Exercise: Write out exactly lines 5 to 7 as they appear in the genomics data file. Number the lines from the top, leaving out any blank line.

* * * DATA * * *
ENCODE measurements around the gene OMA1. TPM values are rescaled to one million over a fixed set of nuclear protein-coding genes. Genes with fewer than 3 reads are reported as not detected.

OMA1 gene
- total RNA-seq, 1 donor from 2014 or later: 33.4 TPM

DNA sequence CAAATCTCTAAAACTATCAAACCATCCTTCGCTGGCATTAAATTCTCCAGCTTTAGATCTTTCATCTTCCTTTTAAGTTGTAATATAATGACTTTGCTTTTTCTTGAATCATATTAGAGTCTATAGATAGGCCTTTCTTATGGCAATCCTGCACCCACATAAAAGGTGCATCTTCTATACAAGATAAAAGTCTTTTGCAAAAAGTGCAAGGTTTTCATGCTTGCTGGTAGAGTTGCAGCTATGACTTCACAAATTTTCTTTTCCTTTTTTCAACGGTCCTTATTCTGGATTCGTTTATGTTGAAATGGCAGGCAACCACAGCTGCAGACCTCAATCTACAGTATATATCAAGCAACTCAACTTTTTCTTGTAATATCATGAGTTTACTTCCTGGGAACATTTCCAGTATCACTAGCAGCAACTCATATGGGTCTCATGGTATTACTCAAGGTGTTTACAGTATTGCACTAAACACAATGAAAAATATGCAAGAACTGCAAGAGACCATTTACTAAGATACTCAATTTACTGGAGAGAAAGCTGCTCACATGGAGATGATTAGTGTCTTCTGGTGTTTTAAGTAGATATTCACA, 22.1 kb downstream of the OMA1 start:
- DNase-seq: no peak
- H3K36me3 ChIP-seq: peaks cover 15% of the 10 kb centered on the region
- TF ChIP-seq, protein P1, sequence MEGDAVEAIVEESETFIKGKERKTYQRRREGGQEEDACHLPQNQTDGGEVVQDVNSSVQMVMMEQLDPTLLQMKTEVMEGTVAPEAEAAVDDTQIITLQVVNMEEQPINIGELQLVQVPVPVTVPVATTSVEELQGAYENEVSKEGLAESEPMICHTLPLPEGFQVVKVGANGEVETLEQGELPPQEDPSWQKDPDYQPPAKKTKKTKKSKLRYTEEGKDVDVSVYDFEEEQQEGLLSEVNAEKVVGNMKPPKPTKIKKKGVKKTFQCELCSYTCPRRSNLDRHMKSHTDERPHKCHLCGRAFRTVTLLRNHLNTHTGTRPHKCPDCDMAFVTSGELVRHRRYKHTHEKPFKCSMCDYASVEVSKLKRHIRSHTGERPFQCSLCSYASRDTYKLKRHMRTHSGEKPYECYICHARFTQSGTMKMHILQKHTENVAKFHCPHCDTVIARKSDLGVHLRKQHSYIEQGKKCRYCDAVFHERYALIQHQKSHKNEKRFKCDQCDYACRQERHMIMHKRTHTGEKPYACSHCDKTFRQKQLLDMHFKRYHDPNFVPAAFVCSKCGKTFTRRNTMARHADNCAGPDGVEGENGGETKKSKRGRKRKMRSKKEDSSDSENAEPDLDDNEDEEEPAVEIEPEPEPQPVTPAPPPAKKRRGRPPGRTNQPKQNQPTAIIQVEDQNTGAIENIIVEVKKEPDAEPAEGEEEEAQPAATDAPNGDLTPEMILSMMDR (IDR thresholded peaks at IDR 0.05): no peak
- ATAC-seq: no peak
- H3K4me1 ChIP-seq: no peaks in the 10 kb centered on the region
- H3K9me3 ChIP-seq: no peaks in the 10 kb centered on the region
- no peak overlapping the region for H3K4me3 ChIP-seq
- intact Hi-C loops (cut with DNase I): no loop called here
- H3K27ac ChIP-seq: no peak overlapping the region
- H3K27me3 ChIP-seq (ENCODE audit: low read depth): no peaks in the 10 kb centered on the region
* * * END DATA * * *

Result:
- DNase-seq: no peak
- H3K36me3 ChIP-seq: peaks cover 15% of the 10 kb centered on the region
- TF ChIP-seq, protein P1, sequence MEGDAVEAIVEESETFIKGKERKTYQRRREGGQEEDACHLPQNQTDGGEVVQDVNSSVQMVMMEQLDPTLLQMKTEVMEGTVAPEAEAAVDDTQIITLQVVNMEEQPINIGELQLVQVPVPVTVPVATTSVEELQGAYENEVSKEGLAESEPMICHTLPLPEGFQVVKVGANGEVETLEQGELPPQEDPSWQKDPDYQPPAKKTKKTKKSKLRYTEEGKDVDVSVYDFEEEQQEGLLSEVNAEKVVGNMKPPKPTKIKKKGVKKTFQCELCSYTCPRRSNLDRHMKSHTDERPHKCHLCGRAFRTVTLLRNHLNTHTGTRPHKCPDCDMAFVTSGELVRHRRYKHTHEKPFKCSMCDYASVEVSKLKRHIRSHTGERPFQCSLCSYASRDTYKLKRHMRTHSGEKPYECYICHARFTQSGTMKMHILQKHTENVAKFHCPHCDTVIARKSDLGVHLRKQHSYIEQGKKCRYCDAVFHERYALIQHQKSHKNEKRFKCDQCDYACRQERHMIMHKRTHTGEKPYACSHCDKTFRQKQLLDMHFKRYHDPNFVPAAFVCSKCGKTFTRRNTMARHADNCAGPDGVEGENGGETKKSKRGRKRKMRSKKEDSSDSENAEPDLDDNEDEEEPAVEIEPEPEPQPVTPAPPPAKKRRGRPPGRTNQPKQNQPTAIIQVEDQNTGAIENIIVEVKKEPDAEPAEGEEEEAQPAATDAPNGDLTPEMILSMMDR (IDR thresholded peaks at IDR 0.05): no peak